Public transport operators in Bogota will strike on Monday, July 23, in response to a law that prohibits drivers from using their vehicles on certain days.
The Association of Small Transporters (Apetrans), have announced that as many as 17,000 public minibuses, vans and buses will not be available to citizens on Monday.
According to Apetrans president, Alfonso Perez, the government’s ‘Pico y Placa’ law has forced an increasing number of drivers to abandon the industry and sell their vehicles.
The ‘Pico y Placa’ act restricts 40% of vehicles from traveling during peak hours to encourage the use of public transport and reduce traffic congestion. Car owners are prohibited from using their vehicles on certain days from 7AM to 9AM and from 5:30PM to 7:30PM, Monday to Friday, according to the last digit on the license plate. ‘Pico y Plata’ is part of Bogota local government’s efforts to develop an alternative transportation model, often referred to as the “Bogotá Project.”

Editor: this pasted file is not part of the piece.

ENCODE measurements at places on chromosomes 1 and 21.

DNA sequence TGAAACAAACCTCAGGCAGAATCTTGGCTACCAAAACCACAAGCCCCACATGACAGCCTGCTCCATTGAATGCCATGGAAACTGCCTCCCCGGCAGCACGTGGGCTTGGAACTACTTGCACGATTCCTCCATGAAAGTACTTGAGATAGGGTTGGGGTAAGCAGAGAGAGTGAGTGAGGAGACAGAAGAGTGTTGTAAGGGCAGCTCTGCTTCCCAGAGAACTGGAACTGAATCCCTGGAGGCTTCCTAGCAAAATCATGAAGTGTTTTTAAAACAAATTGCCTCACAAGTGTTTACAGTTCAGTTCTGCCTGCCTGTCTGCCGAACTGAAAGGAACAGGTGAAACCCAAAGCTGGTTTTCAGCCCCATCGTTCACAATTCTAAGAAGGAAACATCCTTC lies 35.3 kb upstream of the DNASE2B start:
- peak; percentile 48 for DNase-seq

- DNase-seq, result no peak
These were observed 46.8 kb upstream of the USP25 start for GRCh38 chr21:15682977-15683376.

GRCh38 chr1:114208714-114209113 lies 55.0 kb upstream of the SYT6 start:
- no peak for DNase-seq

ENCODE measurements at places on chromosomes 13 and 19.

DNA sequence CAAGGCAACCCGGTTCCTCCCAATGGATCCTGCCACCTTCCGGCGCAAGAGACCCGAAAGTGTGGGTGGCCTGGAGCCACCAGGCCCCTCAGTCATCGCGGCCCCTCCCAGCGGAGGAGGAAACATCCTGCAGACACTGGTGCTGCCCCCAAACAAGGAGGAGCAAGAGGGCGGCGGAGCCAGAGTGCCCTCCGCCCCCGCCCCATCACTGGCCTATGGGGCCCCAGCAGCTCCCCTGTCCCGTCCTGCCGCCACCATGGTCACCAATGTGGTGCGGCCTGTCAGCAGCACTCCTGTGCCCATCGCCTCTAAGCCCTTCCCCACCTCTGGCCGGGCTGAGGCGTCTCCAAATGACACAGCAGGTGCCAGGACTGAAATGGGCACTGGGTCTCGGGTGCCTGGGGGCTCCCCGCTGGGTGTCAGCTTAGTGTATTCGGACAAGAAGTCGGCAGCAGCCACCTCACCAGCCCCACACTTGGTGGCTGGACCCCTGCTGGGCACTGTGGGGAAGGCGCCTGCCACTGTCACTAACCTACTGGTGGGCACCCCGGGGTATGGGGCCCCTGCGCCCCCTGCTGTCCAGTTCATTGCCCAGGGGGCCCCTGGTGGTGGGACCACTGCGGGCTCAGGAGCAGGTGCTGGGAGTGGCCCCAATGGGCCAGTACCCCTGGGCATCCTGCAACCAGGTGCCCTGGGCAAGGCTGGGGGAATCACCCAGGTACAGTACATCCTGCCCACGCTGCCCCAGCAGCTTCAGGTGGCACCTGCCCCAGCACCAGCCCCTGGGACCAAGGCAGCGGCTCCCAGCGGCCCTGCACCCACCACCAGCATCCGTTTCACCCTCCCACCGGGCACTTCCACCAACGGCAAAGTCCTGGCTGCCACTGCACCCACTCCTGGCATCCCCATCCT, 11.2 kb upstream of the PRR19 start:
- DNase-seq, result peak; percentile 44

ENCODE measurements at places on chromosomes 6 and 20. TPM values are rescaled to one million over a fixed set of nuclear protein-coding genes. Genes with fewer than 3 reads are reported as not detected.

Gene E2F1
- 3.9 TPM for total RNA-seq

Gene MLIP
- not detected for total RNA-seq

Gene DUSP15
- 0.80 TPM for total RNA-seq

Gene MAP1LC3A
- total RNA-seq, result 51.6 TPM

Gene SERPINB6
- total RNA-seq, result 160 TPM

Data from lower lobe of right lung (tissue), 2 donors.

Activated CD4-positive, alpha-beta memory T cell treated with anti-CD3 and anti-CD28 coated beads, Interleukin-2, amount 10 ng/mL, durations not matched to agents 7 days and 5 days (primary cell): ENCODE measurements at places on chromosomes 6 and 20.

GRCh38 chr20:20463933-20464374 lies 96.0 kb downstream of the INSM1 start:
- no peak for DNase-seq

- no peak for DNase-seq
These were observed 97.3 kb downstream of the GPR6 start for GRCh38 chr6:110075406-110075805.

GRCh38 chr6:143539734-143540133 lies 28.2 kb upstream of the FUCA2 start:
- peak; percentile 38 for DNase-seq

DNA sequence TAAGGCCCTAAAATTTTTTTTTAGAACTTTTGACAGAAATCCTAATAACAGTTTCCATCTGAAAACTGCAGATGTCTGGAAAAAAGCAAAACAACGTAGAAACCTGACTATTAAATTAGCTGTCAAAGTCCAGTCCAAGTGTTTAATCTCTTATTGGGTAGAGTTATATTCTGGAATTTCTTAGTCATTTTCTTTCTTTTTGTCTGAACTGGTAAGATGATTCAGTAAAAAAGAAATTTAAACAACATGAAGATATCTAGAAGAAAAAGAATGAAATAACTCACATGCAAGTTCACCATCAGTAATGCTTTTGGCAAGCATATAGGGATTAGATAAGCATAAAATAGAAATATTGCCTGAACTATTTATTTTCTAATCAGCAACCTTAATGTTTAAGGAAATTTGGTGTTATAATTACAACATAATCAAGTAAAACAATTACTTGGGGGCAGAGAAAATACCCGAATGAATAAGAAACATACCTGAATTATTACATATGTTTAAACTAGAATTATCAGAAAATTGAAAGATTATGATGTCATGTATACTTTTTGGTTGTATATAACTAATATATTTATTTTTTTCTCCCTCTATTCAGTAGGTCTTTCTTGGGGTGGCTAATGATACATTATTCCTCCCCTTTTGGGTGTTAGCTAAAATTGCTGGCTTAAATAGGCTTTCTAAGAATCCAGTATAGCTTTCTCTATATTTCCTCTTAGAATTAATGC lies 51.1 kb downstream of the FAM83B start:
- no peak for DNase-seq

A more sustainable transportation system in Colombia’s capital is warranted. Approximately 80% of Bogota’s residents use public transport daily, yet 95% of vehicles congesting the roads are privately-owned. According to city records, almost 70% of trips shorter than three kilometers are made by car. In the long-term, Pico y Plata could potentially reduce car dependency in Bogota.
This is not the first time the group has ordered a strike to protest Pico y Plata. In March 2010, more than 16,000 Bogota bus drivers staged a strike, stranding thousands of commuters in the capital city. The next day the protesters were joined by nearly 20,000 taxi drivers and inter-municipal bus drivers.